In the past fifty years, the discipline of art history has undergone significant changes, becoming increasingly politically engaged. In 2001, the art historian Jonathan Harris described emerging objectives and methodologies contributing to social and political change as a radical “new art history”. Earlier connoisseurship approaches had been decisively surpassed, Harris argued, by an ever-growing array of methodologies that have since become common practice, including Marxist, semiotic, feminist, and deconstructive approaches. Since, social theories and critiques continue to evolve, and new approaches join the repertoire.
Polarisation, climate crisis, capitalist acceleration, resurgent transphobia, and homophobia make the need for a radical art history particularly pressing. For that reason, this reading group explores fresh perspectives within art history and criticism, acknowledging how art history continues to evolve.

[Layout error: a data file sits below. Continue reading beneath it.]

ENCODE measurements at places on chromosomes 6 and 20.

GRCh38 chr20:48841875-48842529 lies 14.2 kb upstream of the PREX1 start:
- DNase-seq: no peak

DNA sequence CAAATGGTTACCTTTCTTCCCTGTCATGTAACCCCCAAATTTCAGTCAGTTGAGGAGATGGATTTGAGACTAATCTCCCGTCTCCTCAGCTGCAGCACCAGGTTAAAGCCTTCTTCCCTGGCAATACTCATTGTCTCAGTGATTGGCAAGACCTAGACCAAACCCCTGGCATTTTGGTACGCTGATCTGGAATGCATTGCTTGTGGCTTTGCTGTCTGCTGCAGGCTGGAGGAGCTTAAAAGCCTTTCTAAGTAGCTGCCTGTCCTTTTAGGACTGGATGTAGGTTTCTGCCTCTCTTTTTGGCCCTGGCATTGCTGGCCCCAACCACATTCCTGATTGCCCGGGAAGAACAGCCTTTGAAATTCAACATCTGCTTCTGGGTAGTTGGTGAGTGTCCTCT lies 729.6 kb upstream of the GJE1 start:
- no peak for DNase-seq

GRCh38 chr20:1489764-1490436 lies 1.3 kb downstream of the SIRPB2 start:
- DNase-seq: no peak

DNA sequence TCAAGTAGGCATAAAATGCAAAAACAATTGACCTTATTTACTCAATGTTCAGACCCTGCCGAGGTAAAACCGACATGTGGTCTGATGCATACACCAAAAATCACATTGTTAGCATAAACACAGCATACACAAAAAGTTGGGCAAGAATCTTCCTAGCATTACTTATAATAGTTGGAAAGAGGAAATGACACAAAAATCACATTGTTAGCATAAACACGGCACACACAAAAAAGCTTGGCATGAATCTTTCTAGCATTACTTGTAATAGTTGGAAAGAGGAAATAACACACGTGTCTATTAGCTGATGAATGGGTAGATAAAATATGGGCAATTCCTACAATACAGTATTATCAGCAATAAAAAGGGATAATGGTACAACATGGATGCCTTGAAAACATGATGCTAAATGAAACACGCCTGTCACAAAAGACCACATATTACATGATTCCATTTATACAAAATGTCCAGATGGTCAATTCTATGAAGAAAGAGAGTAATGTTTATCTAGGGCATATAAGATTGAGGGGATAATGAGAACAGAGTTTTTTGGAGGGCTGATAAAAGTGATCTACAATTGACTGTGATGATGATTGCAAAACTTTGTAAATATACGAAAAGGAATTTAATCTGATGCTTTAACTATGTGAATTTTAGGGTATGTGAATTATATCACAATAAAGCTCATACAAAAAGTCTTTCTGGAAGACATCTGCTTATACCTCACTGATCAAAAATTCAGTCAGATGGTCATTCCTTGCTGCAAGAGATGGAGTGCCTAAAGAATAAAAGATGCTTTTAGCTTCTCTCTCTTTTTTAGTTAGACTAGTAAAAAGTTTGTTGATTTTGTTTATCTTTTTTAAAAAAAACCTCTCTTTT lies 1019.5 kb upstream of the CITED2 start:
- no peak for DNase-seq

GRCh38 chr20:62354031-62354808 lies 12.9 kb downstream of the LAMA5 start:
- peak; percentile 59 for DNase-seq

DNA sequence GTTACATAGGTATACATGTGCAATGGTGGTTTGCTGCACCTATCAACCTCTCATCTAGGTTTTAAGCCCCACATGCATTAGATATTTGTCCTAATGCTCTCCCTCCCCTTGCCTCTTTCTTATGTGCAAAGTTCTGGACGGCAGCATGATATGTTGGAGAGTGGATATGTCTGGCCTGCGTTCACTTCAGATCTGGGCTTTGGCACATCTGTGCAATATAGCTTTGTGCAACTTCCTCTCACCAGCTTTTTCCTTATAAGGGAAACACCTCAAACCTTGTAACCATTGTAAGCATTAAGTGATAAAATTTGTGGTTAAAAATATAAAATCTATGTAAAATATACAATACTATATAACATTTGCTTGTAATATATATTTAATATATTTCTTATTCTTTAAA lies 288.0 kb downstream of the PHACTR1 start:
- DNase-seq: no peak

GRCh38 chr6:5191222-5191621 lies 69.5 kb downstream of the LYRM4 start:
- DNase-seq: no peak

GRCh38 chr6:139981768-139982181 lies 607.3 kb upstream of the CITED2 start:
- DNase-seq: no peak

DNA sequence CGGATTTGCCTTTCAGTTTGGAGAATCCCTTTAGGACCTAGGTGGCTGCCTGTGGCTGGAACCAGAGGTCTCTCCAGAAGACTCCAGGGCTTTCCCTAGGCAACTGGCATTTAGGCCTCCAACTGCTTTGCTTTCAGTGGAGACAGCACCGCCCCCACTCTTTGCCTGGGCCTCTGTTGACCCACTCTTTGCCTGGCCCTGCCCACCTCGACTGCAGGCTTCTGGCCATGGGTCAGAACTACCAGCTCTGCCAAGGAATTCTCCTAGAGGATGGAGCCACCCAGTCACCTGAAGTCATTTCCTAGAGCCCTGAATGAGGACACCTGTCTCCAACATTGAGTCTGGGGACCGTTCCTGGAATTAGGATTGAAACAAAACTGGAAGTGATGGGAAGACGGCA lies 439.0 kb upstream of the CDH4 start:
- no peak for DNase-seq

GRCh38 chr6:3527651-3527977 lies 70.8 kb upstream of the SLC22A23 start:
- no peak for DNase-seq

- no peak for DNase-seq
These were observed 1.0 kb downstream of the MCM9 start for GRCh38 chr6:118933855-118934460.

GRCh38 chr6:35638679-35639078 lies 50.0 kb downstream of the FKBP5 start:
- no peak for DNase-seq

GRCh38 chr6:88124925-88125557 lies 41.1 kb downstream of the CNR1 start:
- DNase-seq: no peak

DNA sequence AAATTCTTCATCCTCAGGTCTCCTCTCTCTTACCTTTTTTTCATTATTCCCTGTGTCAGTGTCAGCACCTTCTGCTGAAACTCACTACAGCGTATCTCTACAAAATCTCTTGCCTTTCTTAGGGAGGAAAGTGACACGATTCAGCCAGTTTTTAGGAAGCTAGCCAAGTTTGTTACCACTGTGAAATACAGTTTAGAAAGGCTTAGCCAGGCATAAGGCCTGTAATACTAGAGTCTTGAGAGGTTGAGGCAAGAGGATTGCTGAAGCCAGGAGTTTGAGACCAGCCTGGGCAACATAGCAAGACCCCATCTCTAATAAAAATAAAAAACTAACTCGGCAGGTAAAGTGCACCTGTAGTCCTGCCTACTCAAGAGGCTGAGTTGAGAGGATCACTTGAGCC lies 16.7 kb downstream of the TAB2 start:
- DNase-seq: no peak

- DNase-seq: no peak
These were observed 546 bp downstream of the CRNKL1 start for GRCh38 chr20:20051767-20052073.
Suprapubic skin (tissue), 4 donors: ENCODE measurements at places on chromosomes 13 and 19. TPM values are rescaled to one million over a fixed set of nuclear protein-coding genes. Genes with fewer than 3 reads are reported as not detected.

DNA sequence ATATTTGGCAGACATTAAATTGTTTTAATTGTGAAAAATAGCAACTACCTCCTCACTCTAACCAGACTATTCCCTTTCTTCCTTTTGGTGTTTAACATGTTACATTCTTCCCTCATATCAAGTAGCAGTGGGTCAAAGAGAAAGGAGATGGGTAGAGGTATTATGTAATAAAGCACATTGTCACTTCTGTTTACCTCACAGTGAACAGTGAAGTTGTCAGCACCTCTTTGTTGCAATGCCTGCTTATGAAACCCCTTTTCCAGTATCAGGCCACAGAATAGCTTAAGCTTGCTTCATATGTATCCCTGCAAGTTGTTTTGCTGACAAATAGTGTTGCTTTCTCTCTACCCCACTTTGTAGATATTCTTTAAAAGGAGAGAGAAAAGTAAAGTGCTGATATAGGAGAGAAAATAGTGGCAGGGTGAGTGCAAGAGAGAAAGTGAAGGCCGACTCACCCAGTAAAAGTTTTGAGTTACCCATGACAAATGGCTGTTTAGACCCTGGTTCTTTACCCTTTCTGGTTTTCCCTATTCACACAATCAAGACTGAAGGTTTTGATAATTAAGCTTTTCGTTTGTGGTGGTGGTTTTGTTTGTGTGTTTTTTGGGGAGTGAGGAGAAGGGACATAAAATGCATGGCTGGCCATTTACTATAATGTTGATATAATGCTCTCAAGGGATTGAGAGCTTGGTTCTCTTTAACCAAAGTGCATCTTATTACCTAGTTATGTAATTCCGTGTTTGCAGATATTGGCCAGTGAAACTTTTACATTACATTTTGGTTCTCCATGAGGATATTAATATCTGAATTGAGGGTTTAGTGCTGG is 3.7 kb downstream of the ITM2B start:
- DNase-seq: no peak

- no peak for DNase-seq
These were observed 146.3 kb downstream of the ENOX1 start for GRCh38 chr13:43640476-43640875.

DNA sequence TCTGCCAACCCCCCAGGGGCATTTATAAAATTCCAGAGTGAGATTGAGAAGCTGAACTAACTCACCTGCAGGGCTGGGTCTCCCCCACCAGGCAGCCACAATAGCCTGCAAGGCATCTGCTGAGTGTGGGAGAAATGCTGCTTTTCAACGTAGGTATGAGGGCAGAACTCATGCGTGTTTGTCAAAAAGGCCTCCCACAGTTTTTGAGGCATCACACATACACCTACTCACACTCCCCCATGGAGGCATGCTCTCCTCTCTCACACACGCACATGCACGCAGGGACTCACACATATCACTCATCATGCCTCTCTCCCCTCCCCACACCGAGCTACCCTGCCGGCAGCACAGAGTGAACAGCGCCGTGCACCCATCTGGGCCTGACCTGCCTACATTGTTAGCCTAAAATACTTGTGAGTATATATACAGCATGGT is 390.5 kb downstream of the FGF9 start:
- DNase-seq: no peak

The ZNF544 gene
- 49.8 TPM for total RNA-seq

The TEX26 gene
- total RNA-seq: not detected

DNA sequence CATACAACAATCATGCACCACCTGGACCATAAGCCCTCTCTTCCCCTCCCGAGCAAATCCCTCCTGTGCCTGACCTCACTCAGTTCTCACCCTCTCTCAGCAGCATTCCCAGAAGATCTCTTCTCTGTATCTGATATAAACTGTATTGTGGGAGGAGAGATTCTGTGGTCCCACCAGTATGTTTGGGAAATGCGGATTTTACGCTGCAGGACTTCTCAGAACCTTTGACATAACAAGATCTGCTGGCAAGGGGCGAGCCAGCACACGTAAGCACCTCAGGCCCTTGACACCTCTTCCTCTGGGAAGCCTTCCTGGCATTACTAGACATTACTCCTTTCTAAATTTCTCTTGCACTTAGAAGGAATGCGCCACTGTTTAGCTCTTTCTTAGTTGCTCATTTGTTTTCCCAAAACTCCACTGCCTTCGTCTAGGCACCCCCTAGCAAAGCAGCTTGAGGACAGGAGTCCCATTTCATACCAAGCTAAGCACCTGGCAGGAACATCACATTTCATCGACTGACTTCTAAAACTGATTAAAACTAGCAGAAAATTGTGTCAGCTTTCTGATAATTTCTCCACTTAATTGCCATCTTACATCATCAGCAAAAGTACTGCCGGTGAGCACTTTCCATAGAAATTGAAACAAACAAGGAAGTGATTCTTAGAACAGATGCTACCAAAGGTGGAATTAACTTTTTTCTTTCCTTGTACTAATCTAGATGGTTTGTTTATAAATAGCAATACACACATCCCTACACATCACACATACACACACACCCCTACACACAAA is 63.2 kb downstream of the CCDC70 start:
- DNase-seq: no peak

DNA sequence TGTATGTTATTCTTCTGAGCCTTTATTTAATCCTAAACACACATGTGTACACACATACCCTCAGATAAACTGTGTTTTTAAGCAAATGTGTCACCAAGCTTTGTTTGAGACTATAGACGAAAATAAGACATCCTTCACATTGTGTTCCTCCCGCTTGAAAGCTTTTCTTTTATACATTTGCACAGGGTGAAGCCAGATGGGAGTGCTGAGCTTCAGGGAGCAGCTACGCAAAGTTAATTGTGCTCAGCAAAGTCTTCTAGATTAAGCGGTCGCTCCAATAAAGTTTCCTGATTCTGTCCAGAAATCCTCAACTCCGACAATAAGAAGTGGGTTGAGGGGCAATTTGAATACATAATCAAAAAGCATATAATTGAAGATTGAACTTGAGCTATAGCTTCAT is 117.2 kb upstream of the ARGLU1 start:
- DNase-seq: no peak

Across four events we will explore the work of scholars and consider a “new art history” for the political struggles of this moment. By discussing the radical potential of these ideas, we aim to stimulate further expansion of art history as a critically engaged discipline.
Each event is dedicated to a different theme that presents complex questions, which should be addressed through open and nuanced discussion. To access each theme, we will be joined by a distinguished scholar whose work we will be discussing closely in a personal and informal setting.